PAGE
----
As we mentioned on an earlier post, when we pulled our sailboat out of the water, we realized that the sailboat strut (holds the prop shaft - just learned this term thanks to a follower) was loose and needed to be tightened.  The first step was to remove the filler on the exterior of the sailboat that covered the strut bolts. Ken found out last week that tightening the strut bolts from the inside of the sailboat was no easy task!  The bolts are located underneath the gas tank, which is located in the quarter berth.  Removing the gas tank was no problem, but the bolts were covered in a thick mound of fiberglass.  This week Ken spent a full hour chipping away at the fiberglass with a hammer and screwdriver until the interior sailboat strut bolts were revealed.  The pictures below show Ken sitting in the quarter berth area of the sailboat "chipping away" at the fiberglass mound.

These pictures below show the exposed sailboat strut bolts from the inside of the sailboat and the outside of the sailboat.

Once the sailboat strut bolts were revealed, it only took seconds to tighten the bolts.  Sailboats are definitely a challenge when making repairs.  The gas tank was removed, fiberglass and filler removed, and a kitchen cabinet and drawers removed just to tighten four bolts!  The picture below shows our poor sailboat salon after this project and the removal of the thru-hulls, which were located next to the engine.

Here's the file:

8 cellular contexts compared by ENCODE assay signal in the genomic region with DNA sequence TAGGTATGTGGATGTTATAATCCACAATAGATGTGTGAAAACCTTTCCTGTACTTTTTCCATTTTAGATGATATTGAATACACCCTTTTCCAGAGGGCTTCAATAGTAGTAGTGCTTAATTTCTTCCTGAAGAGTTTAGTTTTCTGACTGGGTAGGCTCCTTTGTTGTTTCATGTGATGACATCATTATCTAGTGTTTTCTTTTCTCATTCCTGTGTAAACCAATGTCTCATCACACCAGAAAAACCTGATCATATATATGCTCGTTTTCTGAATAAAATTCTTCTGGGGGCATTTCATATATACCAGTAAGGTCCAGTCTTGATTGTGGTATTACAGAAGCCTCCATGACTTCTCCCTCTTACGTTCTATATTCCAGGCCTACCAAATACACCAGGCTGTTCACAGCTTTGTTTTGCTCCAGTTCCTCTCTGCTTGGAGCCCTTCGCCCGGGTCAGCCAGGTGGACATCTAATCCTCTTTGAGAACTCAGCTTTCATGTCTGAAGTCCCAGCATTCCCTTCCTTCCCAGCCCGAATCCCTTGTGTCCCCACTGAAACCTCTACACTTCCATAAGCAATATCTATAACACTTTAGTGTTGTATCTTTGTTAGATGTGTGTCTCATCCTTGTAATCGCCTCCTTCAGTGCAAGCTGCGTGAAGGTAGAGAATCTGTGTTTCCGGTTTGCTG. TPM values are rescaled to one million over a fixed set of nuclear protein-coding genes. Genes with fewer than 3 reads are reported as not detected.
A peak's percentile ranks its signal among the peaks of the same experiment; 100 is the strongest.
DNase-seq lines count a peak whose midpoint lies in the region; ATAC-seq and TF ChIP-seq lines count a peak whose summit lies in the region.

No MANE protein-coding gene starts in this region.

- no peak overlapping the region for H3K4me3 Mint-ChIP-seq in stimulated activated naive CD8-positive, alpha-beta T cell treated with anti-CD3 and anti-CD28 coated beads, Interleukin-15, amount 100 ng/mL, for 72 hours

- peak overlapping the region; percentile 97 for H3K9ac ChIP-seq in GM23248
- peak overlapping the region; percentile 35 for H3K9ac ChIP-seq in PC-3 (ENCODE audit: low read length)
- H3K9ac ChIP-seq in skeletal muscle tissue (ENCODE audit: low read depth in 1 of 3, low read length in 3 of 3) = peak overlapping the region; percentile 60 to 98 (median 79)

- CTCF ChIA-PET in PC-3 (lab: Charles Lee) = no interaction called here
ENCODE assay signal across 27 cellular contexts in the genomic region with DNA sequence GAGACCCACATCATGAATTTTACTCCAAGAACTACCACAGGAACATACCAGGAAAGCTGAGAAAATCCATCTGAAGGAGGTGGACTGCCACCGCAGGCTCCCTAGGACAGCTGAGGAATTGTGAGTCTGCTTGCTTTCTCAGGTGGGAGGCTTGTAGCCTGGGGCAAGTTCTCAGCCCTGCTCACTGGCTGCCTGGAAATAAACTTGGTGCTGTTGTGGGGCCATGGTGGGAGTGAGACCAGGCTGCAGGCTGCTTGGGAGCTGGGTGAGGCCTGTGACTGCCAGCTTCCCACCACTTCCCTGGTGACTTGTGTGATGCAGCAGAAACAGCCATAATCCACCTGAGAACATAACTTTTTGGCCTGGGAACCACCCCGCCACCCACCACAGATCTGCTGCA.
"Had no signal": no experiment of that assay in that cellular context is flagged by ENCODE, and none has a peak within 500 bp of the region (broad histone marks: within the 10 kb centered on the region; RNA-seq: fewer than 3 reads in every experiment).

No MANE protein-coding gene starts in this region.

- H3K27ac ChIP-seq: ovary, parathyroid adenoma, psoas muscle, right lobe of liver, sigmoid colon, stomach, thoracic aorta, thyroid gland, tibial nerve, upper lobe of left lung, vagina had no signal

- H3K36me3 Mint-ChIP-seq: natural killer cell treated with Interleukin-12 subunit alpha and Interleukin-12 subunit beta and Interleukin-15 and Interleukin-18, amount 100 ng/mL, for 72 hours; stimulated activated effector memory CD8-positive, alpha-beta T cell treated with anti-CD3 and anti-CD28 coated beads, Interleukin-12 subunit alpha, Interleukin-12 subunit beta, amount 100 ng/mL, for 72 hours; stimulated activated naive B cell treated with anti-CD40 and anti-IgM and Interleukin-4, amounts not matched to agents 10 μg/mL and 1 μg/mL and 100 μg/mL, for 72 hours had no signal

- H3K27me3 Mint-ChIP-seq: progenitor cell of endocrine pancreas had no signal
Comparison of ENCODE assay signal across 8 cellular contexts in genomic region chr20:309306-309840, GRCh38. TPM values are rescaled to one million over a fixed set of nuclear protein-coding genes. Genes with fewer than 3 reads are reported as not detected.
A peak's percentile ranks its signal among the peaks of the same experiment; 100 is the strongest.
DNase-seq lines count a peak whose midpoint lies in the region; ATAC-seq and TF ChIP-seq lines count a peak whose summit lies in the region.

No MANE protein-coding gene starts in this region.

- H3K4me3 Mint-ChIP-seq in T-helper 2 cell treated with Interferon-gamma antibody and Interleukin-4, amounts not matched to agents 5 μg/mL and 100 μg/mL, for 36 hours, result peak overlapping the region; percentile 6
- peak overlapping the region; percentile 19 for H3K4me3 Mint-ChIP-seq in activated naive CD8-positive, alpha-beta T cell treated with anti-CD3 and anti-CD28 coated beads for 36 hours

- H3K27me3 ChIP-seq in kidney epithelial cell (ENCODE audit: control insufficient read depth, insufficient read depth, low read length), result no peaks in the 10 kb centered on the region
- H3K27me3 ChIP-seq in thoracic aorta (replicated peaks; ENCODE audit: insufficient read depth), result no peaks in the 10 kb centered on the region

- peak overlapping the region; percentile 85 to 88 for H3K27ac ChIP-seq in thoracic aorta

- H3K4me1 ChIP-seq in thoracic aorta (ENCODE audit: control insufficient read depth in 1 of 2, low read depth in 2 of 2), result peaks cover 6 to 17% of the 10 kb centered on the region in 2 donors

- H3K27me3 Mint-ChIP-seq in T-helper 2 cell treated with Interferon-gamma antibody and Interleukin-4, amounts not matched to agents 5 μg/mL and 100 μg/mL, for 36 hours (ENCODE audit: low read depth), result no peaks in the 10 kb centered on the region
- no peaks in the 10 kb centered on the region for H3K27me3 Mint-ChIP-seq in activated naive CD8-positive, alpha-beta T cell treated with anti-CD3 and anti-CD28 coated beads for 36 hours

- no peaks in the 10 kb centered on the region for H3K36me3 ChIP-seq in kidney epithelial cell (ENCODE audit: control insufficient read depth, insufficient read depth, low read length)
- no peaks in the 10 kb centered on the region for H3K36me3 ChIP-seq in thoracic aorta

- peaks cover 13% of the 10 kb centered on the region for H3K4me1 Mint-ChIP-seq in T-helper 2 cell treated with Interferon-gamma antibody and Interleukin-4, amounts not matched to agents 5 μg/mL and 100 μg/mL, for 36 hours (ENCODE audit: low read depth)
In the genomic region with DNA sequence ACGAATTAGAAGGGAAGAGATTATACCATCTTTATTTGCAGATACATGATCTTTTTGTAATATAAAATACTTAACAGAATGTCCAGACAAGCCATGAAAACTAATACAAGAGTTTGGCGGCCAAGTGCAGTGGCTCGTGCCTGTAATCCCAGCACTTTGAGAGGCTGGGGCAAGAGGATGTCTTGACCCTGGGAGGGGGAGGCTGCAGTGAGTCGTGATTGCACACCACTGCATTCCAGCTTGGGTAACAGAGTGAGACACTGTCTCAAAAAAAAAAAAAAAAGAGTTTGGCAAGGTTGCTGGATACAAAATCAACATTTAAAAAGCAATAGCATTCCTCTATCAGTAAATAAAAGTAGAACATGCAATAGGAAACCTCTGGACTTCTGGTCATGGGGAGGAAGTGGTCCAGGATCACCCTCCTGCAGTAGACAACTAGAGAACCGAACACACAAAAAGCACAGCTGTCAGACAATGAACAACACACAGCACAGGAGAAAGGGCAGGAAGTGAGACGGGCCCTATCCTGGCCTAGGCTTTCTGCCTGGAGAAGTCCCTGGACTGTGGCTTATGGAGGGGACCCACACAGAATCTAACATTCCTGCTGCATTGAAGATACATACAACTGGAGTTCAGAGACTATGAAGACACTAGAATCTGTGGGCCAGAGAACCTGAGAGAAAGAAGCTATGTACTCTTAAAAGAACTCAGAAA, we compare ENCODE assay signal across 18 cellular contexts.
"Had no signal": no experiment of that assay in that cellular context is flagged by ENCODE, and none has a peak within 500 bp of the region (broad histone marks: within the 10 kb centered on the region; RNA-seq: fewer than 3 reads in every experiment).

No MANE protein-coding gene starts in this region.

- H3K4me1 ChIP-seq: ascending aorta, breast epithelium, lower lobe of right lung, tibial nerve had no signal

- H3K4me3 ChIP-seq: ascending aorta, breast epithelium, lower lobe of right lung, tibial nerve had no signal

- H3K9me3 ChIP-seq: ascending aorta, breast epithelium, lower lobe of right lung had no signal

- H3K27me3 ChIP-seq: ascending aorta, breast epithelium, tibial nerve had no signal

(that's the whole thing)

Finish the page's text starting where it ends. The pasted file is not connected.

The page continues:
Ken accomplished a lot this past week, including removing the old sailboat name, which was Warwick.  We ordered our new sailboat letters for Nirvana from a local store, and they came in the same day!  The pictures below show our new sailboat letters and the old name removed.  We'll be performing a name changing ceremony before adhering the new sailboat letters.  We don't want to upset the gods!

The upcoming plans are to lightly sand the hull while continuing to let the blisters dry.  Then Ken will prep and repair the sailboat hull for painting and paint with one coat of Awl-Grip primer and two coats of Awl-Grip paint.  After that, he will fill the sailboat blisters with epoxy resin and fiberglass, lightly sand the blister repairs, then paint the bottom with four coats of barrier coat and three coats of bottom paint (Trinidad 75).